Ex-South African envoy says Israel built on ‘stolen land’

Ismail Coovadia, who served as ambassador in Tel Aviv until December, fumes about trees the JNF planted in his honor

Raphael Ahren is a former diplomatic correspondent at The Times of Israel.

Illustrative image of an anti-Israel rally in Johannesburg in 2011. (photo credit: CC BY Meraj Chhaya, Flickr)
Illustrative image of an anti-Israel rally in Johannesburg in 2011. (photo credit: CC BY Meraj Chhaya, Flickr)

In a highly unusual move for a senior diplomat, the former South African ambassador to Israel accused the Jewish state of practicing apartheid and indicated that it is built on “stolen” land.

“I have supported the struggle against Apartheid South Africa and now I cannot be a proponent of what I have witnessed in Israel, and that is, a replication of Apartheid!” Ismail Coovadia proclaimed last week in a letter to a group of pro-Palestinian filmmakers.

The statement drew a harsh reaction from Foreign Ministry officials in Jerusalem, who said Coovadia was not acting like a diplomat and castigated his “uncouth” rhetoric.

Coovadia served as Pretoria’s ambassador in Tel Aviv until December. He made the statement to a group of filmmakers critical of Israel’s policies toward Bedouin communities in the Negev.

Ismail Coovadia with Shimon Peres (photo credit: Courtesy)
Ismail Coovadia with Shimon Peres (photo credit: Courtesy)

He was commenting on a gift sent to him by the Israeli Foreign Ministry, which included the planting of trees by the Jewish National Fund in a forest in Israel. After Coovadia finished his term in Israel, the Foreign Ministry’s director general, Rafael Barak, sent him a certificate stating that 18 trees had been planted in his honor by the JNF.

“Regrettably, my permission was not sought to plant a tree/s in my or the name of a South African Ambassador on usurped land, the rightful land of the Palestinians and Bedouins. I reserve the right to the usage of my name with or without my permission,” Coovadia wrote.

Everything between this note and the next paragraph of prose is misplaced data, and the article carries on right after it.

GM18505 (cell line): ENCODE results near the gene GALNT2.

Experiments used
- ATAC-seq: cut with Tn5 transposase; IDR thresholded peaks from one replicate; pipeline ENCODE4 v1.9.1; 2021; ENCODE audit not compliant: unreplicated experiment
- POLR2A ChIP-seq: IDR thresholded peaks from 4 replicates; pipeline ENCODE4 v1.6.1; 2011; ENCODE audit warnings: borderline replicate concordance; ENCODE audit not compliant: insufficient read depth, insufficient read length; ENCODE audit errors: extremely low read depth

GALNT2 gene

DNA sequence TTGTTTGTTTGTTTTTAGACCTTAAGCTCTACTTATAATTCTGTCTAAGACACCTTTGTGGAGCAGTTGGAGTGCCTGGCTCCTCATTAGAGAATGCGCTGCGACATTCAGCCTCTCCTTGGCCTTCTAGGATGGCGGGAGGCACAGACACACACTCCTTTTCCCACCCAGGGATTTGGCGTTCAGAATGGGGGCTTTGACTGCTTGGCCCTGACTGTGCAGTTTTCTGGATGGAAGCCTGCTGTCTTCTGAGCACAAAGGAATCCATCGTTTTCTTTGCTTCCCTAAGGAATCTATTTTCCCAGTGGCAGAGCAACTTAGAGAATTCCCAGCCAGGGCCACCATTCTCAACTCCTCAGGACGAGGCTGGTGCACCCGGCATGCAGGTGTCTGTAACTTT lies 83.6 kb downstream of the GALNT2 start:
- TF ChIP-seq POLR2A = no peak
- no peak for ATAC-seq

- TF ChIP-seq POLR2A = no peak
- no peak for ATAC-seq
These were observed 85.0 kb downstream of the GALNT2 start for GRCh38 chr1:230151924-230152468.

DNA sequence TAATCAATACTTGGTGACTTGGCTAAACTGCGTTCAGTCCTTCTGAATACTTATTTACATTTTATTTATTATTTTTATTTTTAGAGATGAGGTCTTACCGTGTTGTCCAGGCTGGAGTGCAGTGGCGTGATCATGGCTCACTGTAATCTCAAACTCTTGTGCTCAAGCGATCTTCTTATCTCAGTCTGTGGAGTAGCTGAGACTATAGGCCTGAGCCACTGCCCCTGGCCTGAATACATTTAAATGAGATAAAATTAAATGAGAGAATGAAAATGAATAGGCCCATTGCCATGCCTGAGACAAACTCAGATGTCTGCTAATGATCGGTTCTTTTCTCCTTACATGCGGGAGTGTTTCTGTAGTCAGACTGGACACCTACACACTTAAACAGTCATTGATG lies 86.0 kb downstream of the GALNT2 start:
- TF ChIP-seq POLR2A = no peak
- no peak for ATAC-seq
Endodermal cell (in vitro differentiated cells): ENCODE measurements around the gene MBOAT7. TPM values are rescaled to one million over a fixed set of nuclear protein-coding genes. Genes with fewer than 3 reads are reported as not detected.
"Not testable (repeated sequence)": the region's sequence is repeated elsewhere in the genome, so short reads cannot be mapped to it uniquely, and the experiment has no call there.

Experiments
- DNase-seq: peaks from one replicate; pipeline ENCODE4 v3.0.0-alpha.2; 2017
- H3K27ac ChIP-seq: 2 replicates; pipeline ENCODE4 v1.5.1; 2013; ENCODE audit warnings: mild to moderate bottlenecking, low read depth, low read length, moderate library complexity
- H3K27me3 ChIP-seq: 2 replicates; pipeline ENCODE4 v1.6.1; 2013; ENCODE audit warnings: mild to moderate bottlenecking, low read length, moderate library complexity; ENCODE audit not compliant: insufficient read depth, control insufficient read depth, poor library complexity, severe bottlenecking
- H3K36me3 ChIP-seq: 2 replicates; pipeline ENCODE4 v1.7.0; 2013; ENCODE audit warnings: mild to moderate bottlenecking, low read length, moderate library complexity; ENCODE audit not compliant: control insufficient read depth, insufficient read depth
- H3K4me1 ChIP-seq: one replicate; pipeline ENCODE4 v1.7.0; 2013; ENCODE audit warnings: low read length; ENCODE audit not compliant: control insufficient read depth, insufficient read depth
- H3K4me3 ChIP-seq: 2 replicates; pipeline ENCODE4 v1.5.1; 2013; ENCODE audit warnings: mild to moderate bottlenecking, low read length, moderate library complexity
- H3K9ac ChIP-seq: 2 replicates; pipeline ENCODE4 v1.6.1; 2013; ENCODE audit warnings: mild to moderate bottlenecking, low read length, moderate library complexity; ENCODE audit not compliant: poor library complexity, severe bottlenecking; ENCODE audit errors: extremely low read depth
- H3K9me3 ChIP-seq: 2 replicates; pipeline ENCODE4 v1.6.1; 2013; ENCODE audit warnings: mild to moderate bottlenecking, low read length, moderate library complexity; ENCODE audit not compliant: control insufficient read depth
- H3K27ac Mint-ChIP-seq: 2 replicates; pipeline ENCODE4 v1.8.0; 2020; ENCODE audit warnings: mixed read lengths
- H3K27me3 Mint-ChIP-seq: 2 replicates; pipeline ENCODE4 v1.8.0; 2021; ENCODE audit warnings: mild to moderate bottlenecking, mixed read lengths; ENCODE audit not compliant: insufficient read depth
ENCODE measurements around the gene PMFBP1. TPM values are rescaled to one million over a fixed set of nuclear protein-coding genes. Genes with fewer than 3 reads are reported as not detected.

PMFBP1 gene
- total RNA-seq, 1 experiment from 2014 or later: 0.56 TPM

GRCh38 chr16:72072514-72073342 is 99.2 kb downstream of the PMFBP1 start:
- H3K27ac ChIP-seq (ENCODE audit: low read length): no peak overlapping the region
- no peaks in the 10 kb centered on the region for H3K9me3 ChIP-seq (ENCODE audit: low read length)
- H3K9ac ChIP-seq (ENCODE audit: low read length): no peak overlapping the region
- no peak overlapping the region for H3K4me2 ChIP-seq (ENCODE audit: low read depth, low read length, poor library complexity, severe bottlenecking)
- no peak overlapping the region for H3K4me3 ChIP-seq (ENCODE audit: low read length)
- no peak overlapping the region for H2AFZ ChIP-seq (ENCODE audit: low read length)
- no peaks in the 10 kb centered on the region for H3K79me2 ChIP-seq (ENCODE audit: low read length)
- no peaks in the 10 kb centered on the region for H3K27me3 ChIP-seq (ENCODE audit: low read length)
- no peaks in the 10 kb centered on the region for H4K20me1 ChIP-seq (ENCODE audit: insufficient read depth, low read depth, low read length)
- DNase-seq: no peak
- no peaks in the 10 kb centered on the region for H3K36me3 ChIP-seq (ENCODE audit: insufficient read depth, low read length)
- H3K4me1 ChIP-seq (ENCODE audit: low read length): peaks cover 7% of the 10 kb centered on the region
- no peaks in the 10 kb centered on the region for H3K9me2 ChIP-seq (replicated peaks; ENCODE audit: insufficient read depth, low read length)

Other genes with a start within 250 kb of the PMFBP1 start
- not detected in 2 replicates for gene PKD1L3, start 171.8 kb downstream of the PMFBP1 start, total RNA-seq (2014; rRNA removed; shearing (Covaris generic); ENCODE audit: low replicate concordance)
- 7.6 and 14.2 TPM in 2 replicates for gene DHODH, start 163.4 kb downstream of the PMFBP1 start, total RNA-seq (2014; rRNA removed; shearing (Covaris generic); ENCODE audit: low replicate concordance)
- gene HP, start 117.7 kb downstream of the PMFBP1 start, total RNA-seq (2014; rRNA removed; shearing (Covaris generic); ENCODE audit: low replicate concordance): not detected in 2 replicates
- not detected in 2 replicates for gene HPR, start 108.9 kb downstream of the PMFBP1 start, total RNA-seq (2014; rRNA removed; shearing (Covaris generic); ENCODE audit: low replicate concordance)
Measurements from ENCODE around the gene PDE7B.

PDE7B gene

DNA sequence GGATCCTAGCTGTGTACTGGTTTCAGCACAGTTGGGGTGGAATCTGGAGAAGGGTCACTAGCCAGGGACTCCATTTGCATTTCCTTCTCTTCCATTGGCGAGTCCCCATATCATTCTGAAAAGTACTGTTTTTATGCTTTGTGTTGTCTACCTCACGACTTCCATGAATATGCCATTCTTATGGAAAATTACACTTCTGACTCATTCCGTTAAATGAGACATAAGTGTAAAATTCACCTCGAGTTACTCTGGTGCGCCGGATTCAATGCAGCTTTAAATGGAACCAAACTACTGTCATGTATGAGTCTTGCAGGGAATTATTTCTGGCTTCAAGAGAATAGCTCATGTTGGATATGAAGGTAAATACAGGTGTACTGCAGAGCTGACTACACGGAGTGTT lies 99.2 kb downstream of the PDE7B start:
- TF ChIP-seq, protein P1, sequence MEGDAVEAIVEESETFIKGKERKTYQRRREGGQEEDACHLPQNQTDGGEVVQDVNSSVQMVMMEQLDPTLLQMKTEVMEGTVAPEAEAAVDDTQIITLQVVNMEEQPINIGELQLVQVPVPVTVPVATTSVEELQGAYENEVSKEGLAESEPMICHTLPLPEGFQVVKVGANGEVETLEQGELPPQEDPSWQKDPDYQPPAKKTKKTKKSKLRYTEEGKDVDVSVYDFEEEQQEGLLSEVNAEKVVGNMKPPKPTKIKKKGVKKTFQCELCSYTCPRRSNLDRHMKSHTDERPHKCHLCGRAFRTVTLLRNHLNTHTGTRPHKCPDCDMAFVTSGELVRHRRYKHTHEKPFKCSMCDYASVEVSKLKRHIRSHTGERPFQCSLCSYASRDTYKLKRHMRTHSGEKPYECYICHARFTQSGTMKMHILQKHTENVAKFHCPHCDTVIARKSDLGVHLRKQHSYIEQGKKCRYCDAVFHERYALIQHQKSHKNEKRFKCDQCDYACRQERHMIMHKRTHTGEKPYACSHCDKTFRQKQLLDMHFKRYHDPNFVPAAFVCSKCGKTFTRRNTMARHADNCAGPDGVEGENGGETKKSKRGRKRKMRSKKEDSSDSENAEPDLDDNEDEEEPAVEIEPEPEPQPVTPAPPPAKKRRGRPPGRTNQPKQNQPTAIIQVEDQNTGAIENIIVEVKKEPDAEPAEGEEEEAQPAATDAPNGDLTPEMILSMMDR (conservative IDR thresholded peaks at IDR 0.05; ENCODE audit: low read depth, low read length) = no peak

Barak’s certificate is “nothing less than an offence to my dignity and integrity,” the diplomat continued. “I was not a party to, and never will be, to the planting of ‘18 trees,’ in my ‘honour,’ on expropriated and stolen land.”

The JNF only plants trees inside the pre-1967 lines, in what the international community recognizes as Israeli territory. Critics and human rights advocates claim that the JNF’s “Ambassador’s Forest,” north of Beersheba (where the trees in Coovadia’s honor were presumably planted) was built on the ruins of a Bedouin village called al-Araqib.

The Foreign Ministry in Jerusalem reacted with disbelief and indignation at Coovadia’s statements. “These utterly uncouth words are not those of a diplomat. When he served in Israel, Ambassador Coovadia’s language was diametrically opposed to what he is saying in this letter. The insurmountable gap between his discourse and attitude in Israel and those expressed by his letter can only be explained by himself,” Foreign Ministry spokesman Yigal Palmor told The Times of Israel Tuesday.

The diplomat’s statement are “just as absurd and immoral as it would be to deny South African any legitimacy because of its blood-soaked history,” Palmor added.

In a response to a Times of Israel query, the JNF stated it that “has never banished a person from his or her land, nor has it planted a single tree on land that does not belong to it or to the state.” The planting actions of the JNF throughout Israel “are carried out only under the direction of the Israel Land Administration, on land that is owned by the State of Israel or owned by the JNF itself — in accordance with the law.”

The South African Embassy in Tel Aviv did not respond to requests for comments.

Relations between Jerusalem and Pretoria have been frosty for years, but reached a low point in 2012 when South African Deputy Minister of International Relations and Cooperation Ebrahim Ismail Ebrahim discouraged his compatriots from visiting Israel. “Israel is an occupier country which is oppressing Palestine, so it is not proper for South Africans to associate with Israel,” he said.

Tensions flared again this year when the South African government obligated retailers to attach special labels to goods imported from East Jerusalem and Israeli settlements in the West Bank.

Coovadia served as South Africa’s envoy in Israel from March 2009 until December 2012. He was replaced on February 28, 2013, by Sisa Ngombane.

During a ceremony in Jerusalem, Ngombane told President Shimon Peres that South Africa believes that “Israel deserves genuine peace and supports any step in that direction,” according to a statement by the President’s Residence.

Most Popular
read more: